My Family Wasn’t Prepared For My Perimenopause—Here’s How You Can Prepare Yours
Why We Need To Talk About Perimenopause With Family
Two years ago in November 2019, on a media trip to the Himalayan region in India, with three other people, two of them men. I realized that something was terribly wrong with my periods when in the washroom of a small wayside eatery, I discharged a scary, unusually large clot. For the four days of the road trip, I was extremely uneasy and yet could not talk about my problem with the others in the group. Talking about periods is taboo in India, and more so in the presence of men.
I had carried enough sanitary napkins but was worried that I would run short if the bleeding continued the way it was. At the hotel, I ended up hand-washing my stained clothes in extreme cold and trying to dry them on the room heater. I chose to fly back home and wore dark colors. By the time I came out of the arrival lounge, my clothes were soaking wet, and I was crying.
The episode sent me rushing to my gynecologist. A battery of tests and questions concerning my age, weight, sleep pattern, my mother’s menstrual history, the number of pregnancies, changes in my behavior; later, the doctor concluded that I was officially premenopausal. The doctor also diagnosed uterine fibroids.
Besides the erratic schedule and heavy flow that had become the new norm of my periods, I began noticing increased hair loss, growing chin hair, and a difficult-to-shed weight gain. I started dreading going on long road trips and missed my yoga sessions, too. What followed was a concoction of medicines for hypothyroidism, bone density, iron supplements, multivitamins, and hormones to regulate my periods.
While the medicines brought some control to the heavy bleeding, insomnia quietly crept in, as did the hot flashes. Sleep eluded me. Anxiety, headaches, and aching, tired limbs became perpetual companions. When drinking just half a glass of wine in winter made me feel like I was burning up, I could relate to what Michelle Obama was referring to in her podcast. My sudden need to switch on the fan while everyone else was pulling their woolens closer perplexed those around me.
My overly emotional, irritable, and ever-exhausted state was also affecting the atmosphere within the family. Small disagreements between my daughter and me would turn into heated arguments, often leaving me unusually upset. Other times, I woke up in a bad mood or snapped at my husband. Clueless about what I was going through, he’d snap back, which triggered another round of emotional outbursts. We’d both end up sulking while my daughter started to stay shut in her room.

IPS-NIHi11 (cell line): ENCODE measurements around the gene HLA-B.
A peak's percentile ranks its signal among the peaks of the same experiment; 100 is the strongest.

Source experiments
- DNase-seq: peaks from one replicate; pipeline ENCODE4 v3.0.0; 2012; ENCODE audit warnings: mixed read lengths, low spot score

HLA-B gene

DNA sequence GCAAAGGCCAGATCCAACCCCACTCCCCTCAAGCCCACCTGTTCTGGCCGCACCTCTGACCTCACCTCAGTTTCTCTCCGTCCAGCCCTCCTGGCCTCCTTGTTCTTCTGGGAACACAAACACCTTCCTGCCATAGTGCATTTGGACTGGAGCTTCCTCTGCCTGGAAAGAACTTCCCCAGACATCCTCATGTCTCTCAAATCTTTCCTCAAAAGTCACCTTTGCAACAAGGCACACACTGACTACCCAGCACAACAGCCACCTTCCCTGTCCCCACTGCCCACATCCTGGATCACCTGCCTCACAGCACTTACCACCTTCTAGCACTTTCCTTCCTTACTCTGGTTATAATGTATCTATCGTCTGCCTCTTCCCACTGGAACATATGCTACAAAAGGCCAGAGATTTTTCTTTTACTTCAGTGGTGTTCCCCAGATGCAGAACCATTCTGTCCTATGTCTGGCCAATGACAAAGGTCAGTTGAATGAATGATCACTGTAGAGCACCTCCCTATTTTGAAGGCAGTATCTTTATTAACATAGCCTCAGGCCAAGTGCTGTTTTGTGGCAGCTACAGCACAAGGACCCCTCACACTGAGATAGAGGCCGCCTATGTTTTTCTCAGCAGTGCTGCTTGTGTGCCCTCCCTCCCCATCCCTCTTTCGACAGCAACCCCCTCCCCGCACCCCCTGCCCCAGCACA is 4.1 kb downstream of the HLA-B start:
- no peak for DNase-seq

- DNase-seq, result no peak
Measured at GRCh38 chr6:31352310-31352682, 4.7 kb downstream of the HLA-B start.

“Every [menstruating person] reaches this stage eventually,” says Dr. Asha Bhagwat, my gynecologist. “The hormonal imbalance that arrives with perimenopause, hides in plain sight…[and] emotional vulnerability, exhaustion and depressive thoughts lead to more mental stress and trigger other frustrating changes.”
With hardly any conversation around this health issue, those not experiencing menopause are unprepared to empathize with those of us entering this life stage. It is why a dialogue between family members is necessary, to help them understand the emotional and physical changes that we undergo as we age.
How To Talk To Your Family & Ask For Their Support
1. Communicate about what you’re going through
Communication is everything when talking to your loved ones about perimenopause. As my daughter is dealing with teenage period woes, it has been much easier to explain. And with my husband, I’ve found it most helpful to share links to medical articles on perimenopause and its repercussions. This helps him better understand what is happening in my mind and body.
It’s difficult to expect support unless we communicate with our loved ones about the range of moods we may be experiencing. When we communicate our pains, aches, and vulnerable emotions, others can better understand and support us.
2. Ask for the help you need (or don’t)
Small tasks can overwhelm me, especially when I am experiencing mood swings. I’ve asked my daughter to be my ally in facing the stressful cycles by pitching in more with household chores. Alternatively, since my husband is a hands-on person, I’ve asked him to let me be at times when I look flustered rather than trying to fix things.
While our loved ones want to be there for us, they can’t know what we need (or don’t) unless we first ask.
3. Be specific about what you need during a hot flash or mood swing
In addition to communicating about general needs, I’ve also found it helpful to talk with my family about what I need during mood swings or hot flashes. With my daughter, I’ve asked her to wait until I am in a calmer mindset to bring up her frustrations, and I’ve also explained that my sudden tears are not her fault.
With my husband, I’ve asked that he be more patient with my frequent need to rush to the washroom and understand my heightened sensitivity to sounds. He is now conscious of turning the television volume down if I’m experiencing agitation.
Finally, as my insomnia continued to disrupt my nights, I’ve also communicated to my family that I sometimes need naps during the day. My husband will even stop his work to hug me while I fall asleep as the embrace helps calm my frazzled nerves.
Again, communication is key and can make the onset of mood swings a bit more manageable for everyone.
If you are going through perimenopause, I encourage you to also talk with your family. The discussion about the emotional and physical changes must not be shied away from, and sensitizing the family of such an important phase of life is the best way to find empathy and support.
Shoma Abhyankar is based in India. She writes about travel, food, culture, science & technology besides personal essays. Her work has appeared in Shondaland, BBC Future, MIT Technology Review, Whetstone Magazine and more. She tweets at @throbbingmind.